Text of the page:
Trailnet Champion: Tim Eby
Trailnet is happy to partner with St. Louis Public Radio to merge our goals of informing the public, building St. Louis’ culture, and connecting communities. We’re excited to present St. Louis Public Radio as this month’s Trailnet Champion. Read on for a Q & A with the station’s General Manager Tim Eby about how Trailnet and St. Louis Public Radio are uniting to advance and empower St. Louis.
Trailnet: Trailnet and St. Louis Public Radio have burnished their partnership over the past couple of years. Where do you see the points of connectivity between the two organizations?
Eby: Our two organizations are aligned in so many ways as we seek to nourish the mind, body, and spirit. The audience for St. Louis Public Radio is incredibly active and involved in the community. They love to walk and ride bikes. It’s a near perfect match.
St. Louis Public Radio sponsored Trailnet’s 2019 Community Ride Series and your logo is on their Bike City t-shirts. Why do you want to have your brand associated with Trailnet’s work?
We believe that the association with the Series reflects on our belief that an active, healthy community makes for a stronger region. We help people understand and appreciate the wealth of ideas and cultures in our region and this type of partnership with Trailnet is an ideal match.
Where do you see our audiences overlapping?
I think that it’s almost universal in how our audiences overlap one another. A recent research study found that NPR listeners are 74 times more likely than the general population to bike and 104 times more likely to hike. You can’t get much closer alignment than that!
As you look at the future direction of the station, how does Trailnet’s work to make it safe and easy to bike, walk, and take transit fit in?
One of our key initiatives is to go to where our audience is going so we’re focused on delivering our news and information online, through social media platforms, with podcasts, as well as with broadcast streams. It’s important for us to fit into the mobile lifestyle of active people in the region. We also are looking at a variety of ways that we can help inspire important community conversations and the work that Trailnet does fits well into that initiative.
Trailnet aims to connect people to jobs and cultural centers throughout the region. How does this goal of connectivity align with your mission to inform and provide a deeper understanding and appreciation of events, ideas and cultures for a more inspired and engaged public?
As we look to reach audiences through a variety of channels and platforms, it really is all about connectivity. One of the best ways to achieve this kind of connection is with partnerships with like-minded organizations in the region. We care greatly about the community and seek to make it better by producing journalism and storytelling that connects with audiences.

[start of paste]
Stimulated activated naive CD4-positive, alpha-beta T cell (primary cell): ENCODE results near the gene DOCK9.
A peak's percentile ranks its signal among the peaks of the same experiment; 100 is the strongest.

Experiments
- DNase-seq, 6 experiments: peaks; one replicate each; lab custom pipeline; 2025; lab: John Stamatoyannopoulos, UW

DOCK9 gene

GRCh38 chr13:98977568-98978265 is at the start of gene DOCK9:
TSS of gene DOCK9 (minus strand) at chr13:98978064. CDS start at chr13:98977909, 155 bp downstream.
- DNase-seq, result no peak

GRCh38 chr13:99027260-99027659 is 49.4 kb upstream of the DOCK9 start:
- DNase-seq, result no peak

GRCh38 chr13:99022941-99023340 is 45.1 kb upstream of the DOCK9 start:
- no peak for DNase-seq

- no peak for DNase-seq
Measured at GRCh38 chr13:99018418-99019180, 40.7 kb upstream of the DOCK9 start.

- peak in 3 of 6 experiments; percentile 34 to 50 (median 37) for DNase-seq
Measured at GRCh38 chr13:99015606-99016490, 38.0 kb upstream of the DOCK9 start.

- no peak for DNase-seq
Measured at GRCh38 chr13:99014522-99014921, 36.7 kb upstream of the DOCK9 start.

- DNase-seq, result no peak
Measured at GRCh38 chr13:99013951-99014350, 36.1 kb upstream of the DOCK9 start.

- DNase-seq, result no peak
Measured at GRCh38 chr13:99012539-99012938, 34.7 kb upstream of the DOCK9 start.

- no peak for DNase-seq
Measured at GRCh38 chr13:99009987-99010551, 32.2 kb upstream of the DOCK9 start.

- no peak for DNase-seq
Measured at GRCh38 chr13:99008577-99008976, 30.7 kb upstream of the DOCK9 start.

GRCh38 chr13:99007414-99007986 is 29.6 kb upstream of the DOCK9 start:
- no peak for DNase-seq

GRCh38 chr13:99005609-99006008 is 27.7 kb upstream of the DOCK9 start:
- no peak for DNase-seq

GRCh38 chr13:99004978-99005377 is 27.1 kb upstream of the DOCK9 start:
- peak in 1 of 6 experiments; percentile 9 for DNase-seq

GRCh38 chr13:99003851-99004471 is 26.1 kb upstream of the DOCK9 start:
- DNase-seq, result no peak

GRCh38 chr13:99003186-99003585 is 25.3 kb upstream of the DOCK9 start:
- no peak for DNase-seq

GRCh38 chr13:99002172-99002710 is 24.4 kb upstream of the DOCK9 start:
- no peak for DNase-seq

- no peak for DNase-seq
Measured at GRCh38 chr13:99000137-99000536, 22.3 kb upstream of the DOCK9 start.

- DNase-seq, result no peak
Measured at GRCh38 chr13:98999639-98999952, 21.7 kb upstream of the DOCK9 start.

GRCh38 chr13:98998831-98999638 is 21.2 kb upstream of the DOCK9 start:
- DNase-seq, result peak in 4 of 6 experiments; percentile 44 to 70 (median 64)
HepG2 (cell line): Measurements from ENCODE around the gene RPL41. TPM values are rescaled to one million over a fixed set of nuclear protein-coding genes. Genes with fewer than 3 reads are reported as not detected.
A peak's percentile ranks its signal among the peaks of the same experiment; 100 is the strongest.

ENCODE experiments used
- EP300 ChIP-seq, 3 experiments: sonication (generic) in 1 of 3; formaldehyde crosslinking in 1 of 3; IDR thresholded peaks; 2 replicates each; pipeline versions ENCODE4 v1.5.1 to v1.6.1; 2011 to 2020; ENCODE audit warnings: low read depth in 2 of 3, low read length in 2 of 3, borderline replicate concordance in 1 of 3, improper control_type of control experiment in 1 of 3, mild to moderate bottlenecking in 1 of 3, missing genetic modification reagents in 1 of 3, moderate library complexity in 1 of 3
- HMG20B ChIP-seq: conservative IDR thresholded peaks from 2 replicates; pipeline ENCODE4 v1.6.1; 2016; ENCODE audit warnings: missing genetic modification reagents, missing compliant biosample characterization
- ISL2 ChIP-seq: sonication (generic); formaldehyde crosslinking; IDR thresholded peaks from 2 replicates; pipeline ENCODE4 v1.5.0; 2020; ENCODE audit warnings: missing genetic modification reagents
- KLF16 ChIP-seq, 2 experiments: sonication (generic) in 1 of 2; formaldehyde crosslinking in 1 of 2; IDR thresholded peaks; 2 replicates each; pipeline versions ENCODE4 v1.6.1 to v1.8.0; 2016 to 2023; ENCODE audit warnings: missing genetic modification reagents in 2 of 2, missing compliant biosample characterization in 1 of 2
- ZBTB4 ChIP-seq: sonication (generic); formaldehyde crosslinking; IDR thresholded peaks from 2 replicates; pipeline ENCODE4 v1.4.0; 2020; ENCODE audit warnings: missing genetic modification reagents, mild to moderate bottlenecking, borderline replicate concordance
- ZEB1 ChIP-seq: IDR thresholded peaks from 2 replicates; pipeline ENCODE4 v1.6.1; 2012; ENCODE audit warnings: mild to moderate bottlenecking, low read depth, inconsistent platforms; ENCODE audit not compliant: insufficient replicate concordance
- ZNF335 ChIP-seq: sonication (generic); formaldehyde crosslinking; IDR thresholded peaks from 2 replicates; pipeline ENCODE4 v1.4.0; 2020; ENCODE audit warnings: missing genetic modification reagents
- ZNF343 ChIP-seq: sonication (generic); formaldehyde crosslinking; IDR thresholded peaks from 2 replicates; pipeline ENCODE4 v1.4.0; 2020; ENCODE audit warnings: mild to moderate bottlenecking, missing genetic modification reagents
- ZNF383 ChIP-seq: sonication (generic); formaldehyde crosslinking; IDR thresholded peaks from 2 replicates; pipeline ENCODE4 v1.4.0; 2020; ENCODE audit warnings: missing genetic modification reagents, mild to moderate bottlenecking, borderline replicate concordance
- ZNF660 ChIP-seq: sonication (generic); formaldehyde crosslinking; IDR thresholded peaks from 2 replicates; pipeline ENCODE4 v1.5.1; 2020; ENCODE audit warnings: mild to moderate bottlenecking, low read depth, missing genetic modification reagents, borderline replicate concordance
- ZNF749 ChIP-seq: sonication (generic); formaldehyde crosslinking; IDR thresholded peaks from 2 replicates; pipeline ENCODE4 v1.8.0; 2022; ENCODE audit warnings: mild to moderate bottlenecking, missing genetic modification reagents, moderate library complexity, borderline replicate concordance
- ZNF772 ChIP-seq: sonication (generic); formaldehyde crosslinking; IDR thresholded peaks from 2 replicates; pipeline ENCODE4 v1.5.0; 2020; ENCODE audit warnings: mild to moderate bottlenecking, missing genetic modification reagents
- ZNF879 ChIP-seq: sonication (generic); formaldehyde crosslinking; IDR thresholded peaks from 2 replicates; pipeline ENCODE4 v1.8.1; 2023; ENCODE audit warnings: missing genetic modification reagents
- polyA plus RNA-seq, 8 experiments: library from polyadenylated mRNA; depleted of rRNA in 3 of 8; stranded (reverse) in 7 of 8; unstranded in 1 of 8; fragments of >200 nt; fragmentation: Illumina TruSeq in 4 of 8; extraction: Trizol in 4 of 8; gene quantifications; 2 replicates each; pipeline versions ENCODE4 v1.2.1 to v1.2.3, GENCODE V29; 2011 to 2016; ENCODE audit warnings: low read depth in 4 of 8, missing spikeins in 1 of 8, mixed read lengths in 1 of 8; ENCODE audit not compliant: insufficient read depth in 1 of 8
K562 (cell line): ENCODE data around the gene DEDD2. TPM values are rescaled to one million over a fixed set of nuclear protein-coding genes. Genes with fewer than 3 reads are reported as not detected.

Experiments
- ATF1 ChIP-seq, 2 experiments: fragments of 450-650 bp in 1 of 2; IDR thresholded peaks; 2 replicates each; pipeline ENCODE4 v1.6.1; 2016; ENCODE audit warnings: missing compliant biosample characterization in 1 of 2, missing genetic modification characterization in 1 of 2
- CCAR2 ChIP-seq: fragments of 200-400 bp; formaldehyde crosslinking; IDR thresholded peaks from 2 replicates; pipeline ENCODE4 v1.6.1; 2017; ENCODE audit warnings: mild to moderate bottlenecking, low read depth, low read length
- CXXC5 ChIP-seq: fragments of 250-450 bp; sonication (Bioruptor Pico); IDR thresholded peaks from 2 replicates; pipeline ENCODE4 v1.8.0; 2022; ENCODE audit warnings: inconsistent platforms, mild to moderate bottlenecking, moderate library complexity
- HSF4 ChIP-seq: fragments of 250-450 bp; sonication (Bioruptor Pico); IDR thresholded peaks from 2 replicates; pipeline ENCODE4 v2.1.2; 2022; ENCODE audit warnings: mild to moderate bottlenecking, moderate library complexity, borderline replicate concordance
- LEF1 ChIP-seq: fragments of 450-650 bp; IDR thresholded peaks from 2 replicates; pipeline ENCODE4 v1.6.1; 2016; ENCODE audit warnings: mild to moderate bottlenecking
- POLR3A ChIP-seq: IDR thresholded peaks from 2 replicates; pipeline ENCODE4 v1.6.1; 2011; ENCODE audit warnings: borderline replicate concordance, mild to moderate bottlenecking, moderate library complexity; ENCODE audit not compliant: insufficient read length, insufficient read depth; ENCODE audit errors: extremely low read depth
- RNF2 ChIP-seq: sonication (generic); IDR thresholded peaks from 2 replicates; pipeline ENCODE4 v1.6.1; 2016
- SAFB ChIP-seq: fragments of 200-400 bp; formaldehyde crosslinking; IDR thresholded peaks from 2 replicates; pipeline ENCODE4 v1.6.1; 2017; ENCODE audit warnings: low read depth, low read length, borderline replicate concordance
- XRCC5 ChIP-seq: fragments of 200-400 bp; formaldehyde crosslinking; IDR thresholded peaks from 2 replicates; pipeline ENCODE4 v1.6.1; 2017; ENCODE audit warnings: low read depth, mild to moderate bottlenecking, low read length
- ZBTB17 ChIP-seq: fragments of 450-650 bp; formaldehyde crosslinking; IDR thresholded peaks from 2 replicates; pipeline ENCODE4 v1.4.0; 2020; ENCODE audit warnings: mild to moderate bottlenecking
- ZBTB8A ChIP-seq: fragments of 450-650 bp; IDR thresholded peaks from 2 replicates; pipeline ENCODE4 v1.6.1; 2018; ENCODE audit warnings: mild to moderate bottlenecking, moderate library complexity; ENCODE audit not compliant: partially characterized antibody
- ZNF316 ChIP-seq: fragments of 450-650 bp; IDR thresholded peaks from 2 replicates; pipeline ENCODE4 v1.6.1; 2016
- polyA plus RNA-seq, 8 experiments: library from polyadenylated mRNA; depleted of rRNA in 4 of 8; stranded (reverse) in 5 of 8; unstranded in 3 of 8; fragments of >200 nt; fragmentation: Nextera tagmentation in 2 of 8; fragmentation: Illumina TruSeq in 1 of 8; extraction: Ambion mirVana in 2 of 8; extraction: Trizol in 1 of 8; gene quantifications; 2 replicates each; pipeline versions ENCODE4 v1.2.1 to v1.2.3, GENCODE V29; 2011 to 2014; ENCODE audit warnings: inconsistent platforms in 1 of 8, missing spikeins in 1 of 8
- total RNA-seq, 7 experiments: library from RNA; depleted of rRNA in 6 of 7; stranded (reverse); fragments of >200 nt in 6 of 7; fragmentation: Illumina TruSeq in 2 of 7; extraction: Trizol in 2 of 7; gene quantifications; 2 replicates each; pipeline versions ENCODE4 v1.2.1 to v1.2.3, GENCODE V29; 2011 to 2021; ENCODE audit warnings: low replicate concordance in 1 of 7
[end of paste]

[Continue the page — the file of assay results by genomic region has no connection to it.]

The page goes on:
How do you view the current state of transportation in St. Louis? How might that be impacted by increased accommodations for those who walk, bike, or use transit?
I’m a huge believer in public transportation and will take a bus or a train as often as possible. I also love the many parks and bike trails that we have around the region. We have work to do to ensure that the entire region – wherever the location – has good access to these options. We’re certainly not to that point yet, but I do think the community believes this is important and is working toward bringing equity to those who currently don’t have that much access right now.
How does your geographic location in the Grand Center Arts District- next to the Nine Network and KDHX – put you in a better position to deliver on your mission with engaging content? What does that sense of connection mean?
Being near these public media partners provide us with great opportunities to collaborate. The same is true with many arts organizations here in the District that allow us to [work] together in a variety of ways. I’m also very enthusiastic about how the arts and cultural organizations can further connect with the innovation community at CORTEX to take this idea of creativity to a new level to further develop the region. It’s that kind of connection that really energizes me.
Trailnet’s approach to transportation strives to have a positive impact on more than just walking and bicycling. How do you think increased active transportation access impacts St. Louis in terms of culture, environment, and talent attraction/retention?
From what I know, and I’m not an expert, active transportation access is essential to building a more “whole community” in the St. Louis region. It puts individuals on a more equal playing field, so to speak, to participate the vibrant life of our region. It’s really essential to provide individuals with the mobility they need to thrive economically, socially, and culturally in the region.
So much of your on-air content is about where St. Louis is heading as a region. Transportation is part of that equation. How do you see being able to safely and conveniently move about St. Louis without the need to get in a car as part of the storytelling in We Live Here, St. Louis on the Air, The Story Collider?
Our stories can transport you to a place through the audio portraits that we produce and that, hopefully, inspires listeners (including community, business, and civic leaders) to ensure that we are all connected in the region. One of our commitments is to bring diverse voices into our work. By hearing those who may look like us, and those who don’t, we seek to help our audience understand one another in a more effective way. When we hear stories that might challenge our beliefs, it helps bring us all closer together that, at least I hope, will lead us to finding solutions to the various challenges facing our region – including the challenges that exist in our transportation system and infrastructure.